Crowley, being the Qabalist that he was, labored to discover Aiwass's number within the system of gematria. Initially he believed that it was 78: "I had decided on AIVAS = 78, the number of Mezla, the influence from the highest unity, and therefore suitable enough as the title of a messenger from Him." After receiving a letter from a stranger, the typographer and publisher Samuel A. Jacobs (whose Golden Eagle Press published the work of e.e.cummings and others), and whose Hebrew name was Shmuel bar Aiwaz bie Yackou de Sherabad, Crowley asked the Hebrew spelling of Aiwaz. To Crowley's astonishment and delight, it was OIVZ, which equated to 93, the number of Thelema itself, and "also that of the Lost Word of freemasonry, which I had re-discovered". Crowley remained perplexed, though, since the spelling of the name in AL was "Aiwass" not "AIVAS", which does not add up to 93. However, when Crowley decided to use the Greek Qabalah, he discovered that
. . . its value is 418! and this is the number of the Magical Formula of the Aeon. It represents the practice of the Book as 93 does the theory. It is now evident with what inconceivable ingenuity AIWAZ has arranged his expression. He is not content to give one spelling of his name, however potent; he gives two which taken together are not merely twice as significant as either alone, but more so, in a degree which is beyond me to calculate.
According to Israel Regardie, a certain "Qabalist of tremendous knowledge" would have discovered a Hebrew spelling that enumerates to 418 were he aware that Tav is pronounced /s/ when without a dagesh:
(tav) 400 + (aleph) 1 + (waw) 6 + (yod) 10 + (aleph) 1 = 418
- ^ a b Gillavry 2014, pp. 33–42.
- ^ a b Hayward 2017, pp. 137–140.
- ^ a b Tully 2010, pp. 20–47.
- ^ Aleister Crowley. The Book of the Law. Red Wheel Weiser Centennial edition, 2004, p. 25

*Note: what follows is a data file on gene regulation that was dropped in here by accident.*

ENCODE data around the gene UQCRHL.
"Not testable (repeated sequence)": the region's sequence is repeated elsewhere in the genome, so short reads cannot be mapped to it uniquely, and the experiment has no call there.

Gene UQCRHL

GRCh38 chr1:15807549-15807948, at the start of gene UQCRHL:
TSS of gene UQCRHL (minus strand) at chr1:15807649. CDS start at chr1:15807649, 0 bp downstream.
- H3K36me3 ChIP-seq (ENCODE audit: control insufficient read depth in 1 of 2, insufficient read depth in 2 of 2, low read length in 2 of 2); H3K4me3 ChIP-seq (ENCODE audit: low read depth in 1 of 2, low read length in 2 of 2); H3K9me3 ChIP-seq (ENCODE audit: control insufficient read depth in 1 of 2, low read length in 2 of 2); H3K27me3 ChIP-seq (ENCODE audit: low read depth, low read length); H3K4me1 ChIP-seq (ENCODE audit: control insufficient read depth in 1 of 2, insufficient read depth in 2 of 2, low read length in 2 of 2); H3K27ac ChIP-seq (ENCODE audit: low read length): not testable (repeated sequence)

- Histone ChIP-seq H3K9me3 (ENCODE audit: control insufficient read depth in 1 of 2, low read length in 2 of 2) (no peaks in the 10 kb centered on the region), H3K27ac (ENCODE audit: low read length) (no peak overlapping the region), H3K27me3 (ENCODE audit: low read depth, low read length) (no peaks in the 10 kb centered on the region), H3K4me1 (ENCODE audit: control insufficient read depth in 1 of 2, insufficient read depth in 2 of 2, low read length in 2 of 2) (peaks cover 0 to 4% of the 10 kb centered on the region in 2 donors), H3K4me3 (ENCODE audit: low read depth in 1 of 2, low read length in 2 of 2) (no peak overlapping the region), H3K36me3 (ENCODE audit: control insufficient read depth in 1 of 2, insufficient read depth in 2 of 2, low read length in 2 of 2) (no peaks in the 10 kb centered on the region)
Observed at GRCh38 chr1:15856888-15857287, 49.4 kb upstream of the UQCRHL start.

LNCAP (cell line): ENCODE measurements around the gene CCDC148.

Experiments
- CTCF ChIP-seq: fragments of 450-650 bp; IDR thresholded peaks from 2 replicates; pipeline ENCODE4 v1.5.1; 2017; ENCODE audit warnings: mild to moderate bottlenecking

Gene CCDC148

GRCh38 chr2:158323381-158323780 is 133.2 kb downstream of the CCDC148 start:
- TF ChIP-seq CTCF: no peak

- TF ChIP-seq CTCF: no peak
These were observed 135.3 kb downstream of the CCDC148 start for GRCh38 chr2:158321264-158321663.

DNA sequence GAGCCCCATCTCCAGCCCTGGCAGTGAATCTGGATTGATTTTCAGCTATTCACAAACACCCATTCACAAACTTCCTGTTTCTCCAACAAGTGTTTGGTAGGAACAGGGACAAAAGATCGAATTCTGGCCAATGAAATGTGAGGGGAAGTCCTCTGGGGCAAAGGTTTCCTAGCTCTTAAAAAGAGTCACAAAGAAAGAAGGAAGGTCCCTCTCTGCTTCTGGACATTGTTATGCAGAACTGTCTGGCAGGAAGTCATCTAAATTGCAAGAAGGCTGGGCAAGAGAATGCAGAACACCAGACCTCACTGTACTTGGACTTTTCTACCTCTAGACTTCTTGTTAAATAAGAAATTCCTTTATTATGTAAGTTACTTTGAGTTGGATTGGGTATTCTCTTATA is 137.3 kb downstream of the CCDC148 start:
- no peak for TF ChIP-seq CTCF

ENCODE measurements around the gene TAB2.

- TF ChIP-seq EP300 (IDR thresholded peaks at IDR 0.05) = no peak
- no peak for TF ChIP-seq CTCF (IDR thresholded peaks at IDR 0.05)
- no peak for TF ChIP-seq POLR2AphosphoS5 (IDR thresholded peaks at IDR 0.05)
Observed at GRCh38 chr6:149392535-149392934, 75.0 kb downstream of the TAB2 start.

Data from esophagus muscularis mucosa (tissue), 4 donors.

- ^ Crowley 1996, p. 29.
- ^ a b c Crowley 1974, ch. 7.
- ^ Crowley 1979, ch. 50
- ^ a b Crowley 1979, ch. 49
- ^ Crowley 1996, pp. 29–32
- ^ Crowley, Aleister (1954). Magick Without Tears. Thelema Publications.
- ^ Crowley, Aleister (1998). Magick. Red Wheel/Weiser.
- ^ a b c Regardie, Israel (1982). "Chapter 15. The Book of the Law". The Eye in the Triangle: an Interpretation of Aleister Crowley. New Falcon Publications. pp. 473–494.
- ^ The Art of the Law: Aleister Crowley’s Use of Ritual and Drama Justin Scott Van Kleeck
- ^ a b "The Morton Smith-Aleister Crowley Connection, Part II, Invocatio, a blog mostly about western esotericism, August 8, 2011". Archived from the original on 2012-11-14. Retrieved 2012-04-10.
- ^ Gunn, Joshua (2011). Modern occult rhetoric: mass media and the drama of secrecy in the twentieth century. University of Alabama Press. pp. 91–92. ISBN 9780817356569.
- ^ Aquino, Michael (May 1, 2010). "Appendix 5: The Book of the Law – Commentary". The Temple of Set (PDF) (Draft 11 ed.). p. 218. Archived from the original (PDF) on 2012-03-12. Retrieved 2012-04-10.
- ^ Bardon, Franz (2015). Frabato the Magician. Merkur Publishing. ISBN 978-1-885928-27-6. OCLC 1223087791.
- ^ a b c Crowley 1979, ch. 85
- ^ Israel Regardie (1970). "The Literal Qabalah". A Garden of Pomegranates. Llewellyn. p. 115.
This article lacks ISBNs for the books listed in it.
- Crowley, Aleister (1974). Equinox of the Gods. Gordon Press.
- Crowley, Aleister (1979). The Confessions of Aleister Crowley. Routledge & Kegan Paul.
- Crowley, Aleister (1982), The Book of the Law: Liber AL vel Legis, Weiser Books
- Crowley, Aleister (1996). The Law is for All. New Falcon Publications. ISBN 1-56184-090-4.
- Gillavry, D. M. (2014). "Aleister Crowley, the Guardian Angel and Aiwass: The Nature of Spiritual Beings in the Philosophies of the Great Beast 666" (PDF). Sacra. Brno: Masaryk University. 11 (2): 33–42. ISSN 1214-5351. S2CID 58907340. Archived (PDF) from the original on 27 June 2016. Retrieved 10 January 2022.
- Hayward, Rhodri (2017). "Part III: Beyond medicine – Psychiatry and religion". In Eghigian, Greg (ed.). The Routledge History of Madness and Mental Health. Routledge Histories (1st ed.). London and New York: Routledge. pp. 137–152. doi:10.4324/9781315202211. ISBN 9781315202211. LCCN 2016050178.
- Tully, Caroline (2010). "Walk Like an Egyptian: Egypt as Authority in Aleister Crowley's Reception of The Book of the Law" (PDF). The Pomegranate: The International Journal of Pagan Studies. London: Equinox Publishing. 12 (1): 20–47. doi:10.1558/pome.v12i1.20. hdl:11343/252812. ISSN 1528-0268. S2CID 159745083. Archived (PDF) from the original on 10 January 2022. Retrieved 10 January 2022.